ISO 22196 – Test for Antimicrobial Surfaces, Modified for Viruses

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Summary of the ISO 22196 Test

  • The test virus is prepared via propagation and stored at reduced temperatures until use. No representative viruses are specified for use by the original method.
  • The viral suspension is diluted as needed in a non-reactive buffer solution (typically phosphate-buffered saline). An organic soil load may be included if requested.
  • Control and test surfaces are inoculated with the virus, and then the microbial inoculum is covered with a thin, sterile film. Covering the inoculum spreads it, prevents it from evaporating, and ensures close contact with the antimicrobial surface.
    • All microbiological assays run at Microchem Laboratories are performed with the necessary parallel controls to provide adequate comparisons at both the start of the test as well as after the contact time, in this case 24 hours.
    • These controls allow us to fully evaluate the antimicrobial efficacy that can be attributed to the treated articels technology, and only this technology, by allowing us to account for standard variability as well as other factors which could impact observed microbial reductions.
  • Microbial concentrations are determined at “time zero” by elution followed by dilution and plating.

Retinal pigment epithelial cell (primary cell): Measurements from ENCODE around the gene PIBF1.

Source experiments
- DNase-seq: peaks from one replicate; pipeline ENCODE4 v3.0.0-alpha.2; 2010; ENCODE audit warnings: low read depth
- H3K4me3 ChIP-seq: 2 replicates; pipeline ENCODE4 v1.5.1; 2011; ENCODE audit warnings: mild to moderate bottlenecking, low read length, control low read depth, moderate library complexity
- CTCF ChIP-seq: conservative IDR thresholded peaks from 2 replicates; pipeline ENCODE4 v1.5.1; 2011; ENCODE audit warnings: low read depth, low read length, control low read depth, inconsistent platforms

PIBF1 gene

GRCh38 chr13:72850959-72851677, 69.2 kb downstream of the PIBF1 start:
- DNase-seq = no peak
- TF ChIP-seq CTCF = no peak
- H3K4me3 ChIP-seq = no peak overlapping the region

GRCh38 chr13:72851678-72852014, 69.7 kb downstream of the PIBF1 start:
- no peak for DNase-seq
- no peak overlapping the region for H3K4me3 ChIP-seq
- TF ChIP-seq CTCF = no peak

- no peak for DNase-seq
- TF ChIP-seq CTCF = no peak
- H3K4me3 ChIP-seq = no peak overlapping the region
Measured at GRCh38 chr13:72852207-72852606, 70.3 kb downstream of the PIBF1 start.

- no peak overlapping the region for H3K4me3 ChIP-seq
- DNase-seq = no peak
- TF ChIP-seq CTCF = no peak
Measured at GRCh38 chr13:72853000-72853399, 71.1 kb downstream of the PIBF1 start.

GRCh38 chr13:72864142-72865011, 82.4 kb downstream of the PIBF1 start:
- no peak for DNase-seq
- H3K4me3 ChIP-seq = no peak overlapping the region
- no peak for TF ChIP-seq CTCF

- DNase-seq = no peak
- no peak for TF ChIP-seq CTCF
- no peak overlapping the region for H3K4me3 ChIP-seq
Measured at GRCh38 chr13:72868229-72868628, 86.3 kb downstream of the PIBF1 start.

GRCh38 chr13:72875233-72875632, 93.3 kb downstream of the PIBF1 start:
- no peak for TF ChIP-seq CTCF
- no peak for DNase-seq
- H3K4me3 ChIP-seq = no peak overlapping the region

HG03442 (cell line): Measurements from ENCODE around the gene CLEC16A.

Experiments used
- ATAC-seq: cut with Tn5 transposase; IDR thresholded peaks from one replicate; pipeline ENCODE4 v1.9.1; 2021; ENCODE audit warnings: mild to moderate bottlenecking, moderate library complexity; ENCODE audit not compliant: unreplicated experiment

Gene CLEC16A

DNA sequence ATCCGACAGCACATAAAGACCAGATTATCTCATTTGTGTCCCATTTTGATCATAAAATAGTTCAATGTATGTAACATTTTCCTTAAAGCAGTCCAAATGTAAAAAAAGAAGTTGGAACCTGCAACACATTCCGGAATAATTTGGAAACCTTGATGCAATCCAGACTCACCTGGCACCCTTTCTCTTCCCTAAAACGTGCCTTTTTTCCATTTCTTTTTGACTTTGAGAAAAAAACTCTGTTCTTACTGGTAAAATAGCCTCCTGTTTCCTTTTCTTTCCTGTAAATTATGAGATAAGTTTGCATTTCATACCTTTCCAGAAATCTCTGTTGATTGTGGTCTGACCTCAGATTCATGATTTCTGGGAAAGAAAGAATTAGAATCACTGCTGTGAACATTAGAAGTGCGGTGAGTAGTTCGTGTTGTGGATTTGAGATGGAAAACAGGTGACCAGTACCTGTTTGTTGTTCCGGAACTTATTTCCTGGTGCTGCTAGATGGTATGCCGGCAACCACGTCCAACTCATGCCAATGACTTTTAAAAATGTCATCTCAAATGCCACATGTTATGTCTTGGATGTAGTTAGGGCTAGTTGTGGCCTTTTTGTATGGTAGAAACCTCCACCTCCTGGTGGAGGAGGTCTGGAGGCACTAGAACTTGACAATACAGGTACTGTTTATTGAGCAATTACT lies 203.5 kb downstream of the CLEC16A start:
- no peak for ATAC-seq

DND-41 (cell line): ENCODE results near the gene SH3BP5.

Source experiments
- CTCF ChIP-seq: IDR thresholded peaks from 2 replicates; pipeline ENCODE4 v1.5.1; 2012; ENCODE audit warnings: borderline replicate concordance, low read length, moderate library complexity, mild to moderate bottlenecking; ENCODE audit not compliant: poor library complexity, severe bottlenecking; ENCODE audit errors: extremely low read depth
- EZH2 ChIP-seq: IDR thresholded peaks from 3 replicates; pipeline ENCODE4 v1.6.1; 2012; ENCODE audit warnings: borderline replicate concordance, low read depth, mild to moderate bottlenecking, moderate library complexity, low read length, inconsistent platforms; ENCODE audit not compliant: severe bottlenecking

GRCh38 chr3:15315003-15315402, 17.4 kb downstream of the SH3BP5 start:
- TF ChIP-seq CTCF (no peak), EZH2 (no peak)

• A control is run to verify that the neutralization/elution method effectively neutralizes the antimicrobial agent in the antimicrobial surface being tested.
  • Inoculated, covered control and antimicrobial test surfaces are allowed to incubate undisturbed in a humid environment for the desired contact time.
    • Virucidal assays of this nature typically run for shorter contact times than their bacteriological counterparts. This is because many viruses are quickly inactivated under room temperature conditions, restricting the ability of the product to demonstrate efficacy.
  • After incubation, microbial concentrations are determined. Reduction of microorganisms relative to initial concentrations and the control surfaces are calculated.
Strengths of the ISO 22196 Test
  • The method is quantitative and results tend to be reproducible, provided the inoculum does not spill off of the target area after being covered with the thin film.
  • The test method includes multiple inoculation options, allowing for modification of the volume of the inoculum, to mediate for surfaces that do not lend themeselves to the normal testing parameters. This adds flexibility to the method and allows it to be used to evaluate very different surface types and sizes.
Weaknesses of the ISO 22196 Test
  • The ISO 22196 method is not necessarily representative of actual surface contamination events, since a relatively dilute liquid microbial inoculum is spread over a considerable surface area, and then is kept wet for the duration of the contact time. Generally, microbial contaminants dry quickly onto surfaces. This limits the time that an aqueous medium is available to facilitate interaction between the antimicrobial surface and microorganisms. This means that ISO 22196 is a “best-case” sort of test for many products.

Though the ISO 22196 test is somewhat “best-case,” it is an excellent way to quantify the antimicrobial activity level of a treated surface. Among the various tests for antimicrobial activity of surfaces, this has emerged as one of the central industry standards.